The Maronite Church dates back to the early Christians of Antioch where “they were called
Christians for the first time
” (Acts 11:26). She still uses as Her
liturgical language, Syriac, a
dialect of the Aramaic that Jesus Himself spoke, and takes Her name from the priest-hermit, Saint Maron, who died in 410 A.D.

Within a few years after Saint Maron’s death, over 800 monks adopted his way of life and became known as the
Maronites. Later, the Muslim invasions (7th -10th century), coupled with conflicts from within the Byzantine Empire, caused the Maronites to flee the plains of Syria and their churches and monasteries to the natural
protection of the mountains of Lebanon where they first lived in caves, using the mountains as their stronghold, establishing their villages around their churches and monasteries. For centuries, Maronites survived under difficult conditions and persecution.  St. John Maron is the first patriarch of Antioch to reside in Lebanon, he was elected in 702.

The Maronite Church is the author of the establishment of the country of Lebanon; in its National Pact, the president of the republic is Maronite.

Today Maronites have spread around the world where they seek to “flourish like the cedars of Lebanon.” (Ps. 92:12) while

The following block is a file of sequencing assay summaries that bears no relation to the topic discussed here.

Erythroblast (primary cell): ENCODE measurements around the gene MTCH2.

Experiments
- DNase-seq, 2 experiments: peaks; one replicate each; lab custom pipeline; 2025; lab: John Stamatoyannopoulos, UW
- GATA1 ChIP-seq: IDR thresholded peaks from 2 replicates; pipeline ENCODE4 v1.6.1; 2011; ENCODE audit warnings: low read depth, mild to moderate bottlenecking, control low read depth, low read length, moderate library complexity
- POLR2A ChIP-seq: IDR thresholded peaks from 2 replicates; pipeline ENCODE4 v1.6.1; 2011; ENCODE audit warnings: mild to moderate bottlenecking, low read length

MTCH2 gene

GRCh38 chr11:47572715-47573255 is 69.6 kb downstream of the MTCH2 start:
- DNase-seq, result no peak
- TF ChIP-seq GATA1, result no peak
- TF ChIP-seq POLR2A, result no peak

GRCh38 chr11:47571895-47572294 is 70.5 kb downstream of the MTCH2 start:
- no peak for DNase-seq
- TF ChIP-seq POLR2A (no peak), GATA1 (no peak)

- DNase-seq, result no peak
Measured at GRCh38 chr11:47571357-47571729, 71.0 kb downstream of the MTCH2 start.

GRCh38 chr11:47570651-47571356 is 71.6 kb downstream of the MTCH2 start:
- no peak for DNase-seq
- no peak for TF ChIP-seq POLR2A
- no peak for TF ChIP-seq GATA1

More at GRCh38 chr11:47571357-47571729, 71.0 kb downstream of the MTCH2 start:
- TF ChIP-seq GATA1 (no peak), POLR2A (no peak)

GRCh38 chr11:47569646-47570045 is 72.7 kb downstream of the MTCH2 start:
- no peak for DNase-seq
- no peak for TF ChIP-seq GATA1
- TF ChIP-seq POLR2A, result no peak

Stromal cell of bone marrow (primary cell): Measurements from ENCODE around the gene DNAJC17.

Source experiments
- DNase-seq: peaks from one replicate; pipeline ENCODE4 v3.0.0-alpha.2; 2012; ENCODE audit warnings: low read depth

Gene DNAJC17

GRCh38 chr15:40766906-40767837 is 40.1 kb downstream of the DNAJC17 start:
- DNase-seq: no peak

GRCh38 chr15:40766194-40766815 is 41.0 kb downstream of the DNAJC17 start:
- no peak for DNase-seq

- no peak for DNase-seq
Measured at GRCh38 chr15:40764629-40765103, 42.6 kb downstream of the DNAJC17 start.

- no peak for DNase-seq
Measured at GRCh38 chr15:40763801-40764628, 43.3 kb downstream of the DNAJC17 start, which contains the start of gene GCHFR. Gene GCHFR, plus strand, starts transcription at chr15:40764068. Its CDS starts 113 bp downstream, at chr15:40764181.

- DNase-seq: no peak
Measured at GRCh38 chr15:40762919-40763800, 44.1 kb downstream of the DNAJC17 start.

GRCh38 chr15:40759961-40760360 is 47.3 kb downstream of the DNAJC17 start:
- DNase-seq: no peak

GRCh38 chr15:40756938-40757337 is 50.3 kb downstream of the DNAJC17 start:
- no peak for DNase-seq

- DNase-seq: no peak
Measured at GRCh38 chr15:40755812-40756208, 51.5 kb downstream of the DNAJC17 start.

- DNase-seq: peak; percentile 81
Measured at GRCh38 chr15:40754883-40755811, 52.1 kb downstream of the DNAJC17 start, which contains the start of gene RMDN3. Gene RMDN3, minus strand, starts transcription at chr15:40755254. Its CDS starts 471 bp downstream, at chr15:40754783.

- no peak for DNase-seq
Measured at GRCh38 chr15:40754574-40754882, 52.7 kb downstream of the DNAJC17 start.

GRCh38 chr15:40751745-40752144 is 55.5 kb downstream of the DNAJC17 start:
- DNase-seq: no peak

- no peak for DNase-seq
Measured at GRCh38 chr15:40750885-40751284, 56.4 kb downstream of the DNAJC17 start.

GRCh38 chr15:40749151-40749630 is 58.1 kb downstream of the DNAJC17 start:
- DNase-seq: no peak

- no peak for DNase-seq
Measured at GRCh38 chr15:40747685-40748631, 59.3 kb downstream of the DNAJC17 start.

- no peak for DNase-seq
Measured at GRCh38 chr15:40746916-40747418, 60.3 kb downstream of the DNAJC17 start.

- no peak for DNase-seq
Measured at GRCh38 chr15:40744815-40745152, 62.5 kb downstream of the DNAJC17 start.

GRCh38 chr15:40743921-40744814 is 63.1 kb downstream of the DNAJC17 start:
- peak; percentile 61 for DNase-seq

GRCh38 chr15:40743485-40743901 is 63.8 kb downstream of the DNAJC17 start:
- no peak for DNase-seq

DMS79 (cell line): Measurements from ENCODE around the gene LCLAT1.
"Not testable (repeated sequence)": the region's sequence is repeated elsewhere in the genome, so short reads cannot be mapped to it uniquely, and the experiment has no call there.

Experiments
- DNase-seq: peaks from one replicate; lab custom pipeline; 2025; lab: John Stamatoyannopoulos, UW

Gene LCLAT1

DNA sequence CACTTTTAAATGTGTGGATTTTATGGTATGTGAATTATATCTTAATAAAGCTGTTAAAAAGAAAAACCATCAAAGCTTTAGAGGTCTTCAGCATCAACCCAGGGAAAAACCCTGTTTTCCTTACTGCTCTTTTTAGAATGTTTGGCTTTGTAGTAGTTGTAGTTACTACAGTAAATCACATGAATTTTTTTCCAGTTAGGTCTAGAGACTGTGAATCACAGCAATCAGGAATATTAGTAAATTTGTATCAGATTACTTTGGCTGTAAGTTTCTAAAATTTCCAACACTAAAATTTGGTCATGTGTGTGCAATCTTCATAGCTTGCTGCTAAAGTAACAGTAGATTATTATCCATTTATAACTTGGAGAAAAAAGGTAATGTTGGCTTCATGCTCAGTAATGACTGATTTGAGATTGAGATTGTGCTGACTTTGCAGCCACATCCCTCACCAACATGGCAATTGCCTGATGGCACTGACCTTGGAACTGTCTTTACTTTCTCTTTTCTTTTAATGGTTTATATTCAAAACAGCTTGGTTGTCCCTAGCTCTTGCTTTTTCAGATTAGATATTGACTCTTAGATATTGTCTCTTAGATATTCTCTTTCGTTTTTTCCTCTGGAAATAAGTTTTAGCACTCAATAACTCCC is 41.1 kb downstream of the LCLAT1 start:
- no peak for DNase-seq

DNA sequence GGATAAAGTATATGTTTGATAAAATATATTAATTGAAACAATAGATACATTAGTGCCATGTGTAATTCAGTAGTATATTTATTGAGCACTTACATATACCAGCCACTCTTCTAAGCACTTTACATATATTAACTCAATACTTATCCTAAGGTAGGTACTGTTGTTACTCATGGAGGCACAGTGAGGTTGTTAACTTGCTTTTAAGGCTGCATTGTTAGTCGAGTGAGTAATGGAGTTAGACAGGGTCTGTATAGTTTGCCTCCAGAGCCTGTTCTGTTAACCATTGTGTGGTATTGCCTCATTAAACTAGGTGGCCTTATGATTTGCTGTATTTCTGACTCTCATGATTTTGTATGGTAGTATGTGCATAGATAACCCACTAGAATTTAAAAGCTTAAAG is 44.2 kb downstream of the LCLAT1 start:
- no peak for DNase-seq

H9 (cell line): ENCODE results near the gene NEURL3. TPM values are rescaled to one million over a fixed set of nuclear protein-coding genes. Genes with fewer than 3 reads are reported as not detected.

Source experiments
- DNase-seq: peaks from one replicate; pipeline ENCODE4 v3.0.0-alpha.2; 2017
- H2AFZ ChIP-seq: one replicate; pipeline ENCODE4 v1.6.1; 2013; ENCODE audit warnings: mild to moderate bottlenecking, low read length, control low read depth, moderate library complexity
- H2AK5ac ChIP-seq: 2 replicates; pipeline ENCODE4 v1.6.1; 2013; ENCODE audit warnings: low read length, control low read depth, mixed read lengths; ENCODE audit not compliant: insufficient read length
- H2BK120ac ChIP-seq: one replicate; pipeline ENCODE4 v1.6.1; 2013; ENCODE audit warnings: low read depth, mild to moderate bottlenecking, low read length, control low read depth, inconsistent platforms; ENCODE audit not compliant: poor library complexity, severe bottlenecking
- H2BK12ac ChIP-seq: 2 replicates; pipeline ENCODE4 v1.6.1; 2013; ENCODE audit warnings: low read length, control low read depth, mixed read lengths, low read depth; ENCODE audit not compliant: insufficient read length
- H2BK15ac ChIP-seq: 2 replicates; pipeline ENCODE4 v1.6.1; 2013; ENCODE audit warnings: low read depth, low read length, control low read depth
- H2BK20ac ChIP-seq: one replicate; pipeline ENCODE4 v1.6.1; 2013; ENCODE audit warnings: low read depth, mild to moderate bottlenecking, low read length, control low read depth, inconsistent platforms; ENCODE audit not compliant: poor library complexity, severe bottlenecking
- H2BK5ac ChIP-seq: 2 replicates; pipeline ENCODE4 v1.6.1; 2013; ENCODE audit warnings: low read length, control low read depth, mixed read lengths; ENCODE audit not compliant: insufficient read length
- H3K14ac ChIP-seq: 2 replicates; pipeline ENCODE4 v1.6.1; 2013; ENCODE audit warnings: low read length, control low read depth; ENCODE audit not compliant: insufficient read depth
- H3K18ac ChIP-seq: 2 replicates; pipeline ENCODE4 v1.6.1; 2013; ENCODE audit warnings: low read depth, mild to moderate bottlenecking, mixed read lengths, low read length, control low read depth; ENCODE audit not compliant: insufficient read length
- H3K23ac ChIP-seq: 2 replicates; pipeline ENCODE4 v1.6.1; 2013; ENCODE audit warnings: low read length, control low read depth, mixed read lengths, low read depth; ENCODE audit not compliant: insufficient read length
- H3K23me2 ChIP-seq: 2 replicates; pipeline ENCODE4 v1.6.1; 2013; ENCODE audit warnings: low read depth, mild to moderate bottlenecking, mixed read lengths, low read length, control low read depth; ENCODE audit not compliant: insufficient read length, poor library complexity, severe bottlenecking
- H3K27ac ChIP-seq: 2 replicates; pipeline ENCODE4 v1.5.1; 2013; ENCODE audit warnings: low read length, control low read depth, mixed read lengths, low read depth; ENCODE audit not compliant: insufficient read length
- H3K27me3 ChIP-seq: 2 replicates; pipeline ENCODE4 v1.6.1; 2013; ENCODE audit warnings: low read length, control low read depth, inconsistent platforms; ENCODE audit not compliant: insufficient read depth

following the example of their predecessors in the faith such as St. Sharbel, St. Rafqa, St. Nimatullah, Blessed Estephan, Blessed Jaques Haddad…

 

The United States is home to two Maronite Eparchies with about ninety (90) parishes, along with a Seminary, 2 Monasteries, 2 Convents, and a National Shrine to Our Lady of Lebanon ■

Our Maronite Parish in Cincinnati

Founding parishioners came to Cincinnati during the late 19th and early 20th centuries, from the Middle East, fleeing the Ottoman persecutions and World War I. Many families from Lebanon, Syria Palestine, Jordan, etc. established their life here and gathered as a parish in 1910. The Divine Liturgy began to be celebrated by Rev. Beshara Kayata as first pastor, in a building on Third and Broadway streets.

The parish was served by Maronite priests until 1939, then Latin archdiocesan priests until 1948, when the late Msgr.
Joseph Abood was appointed pastor, serving the church for the next 39 years (1948-1987).

The church was forced to move in 1955 to make way for a roadway extension project. At this time the building on Victory Parkway was purchased. The parish worshiped in the Cathedral of St. Peter in Chains for about a year while the new building was renovated. In 1981 a large hall was added, and in 2017 the Thomas ctr. was acquired.

In the mid. 80s and 90s, the priests and community of St. Anthony of Padua assisted in establishing the Maronite community of St. Ignatius of Antioch in Dayton, OH.
In 2010 the parish celebrated its centennial. On July 2016, the Maronite Patriarch Mar Bechara Peter Cardinal Rai, visited Cincinnati. The Church was remodeled in 2021 despite the pandemic.

Thank God we are a vibrant family serving hundreds of Maronites and the faithful of the Metropolitan Cincinnati area, Northern and Central Kentucky, Eastern Indiana and beyond ■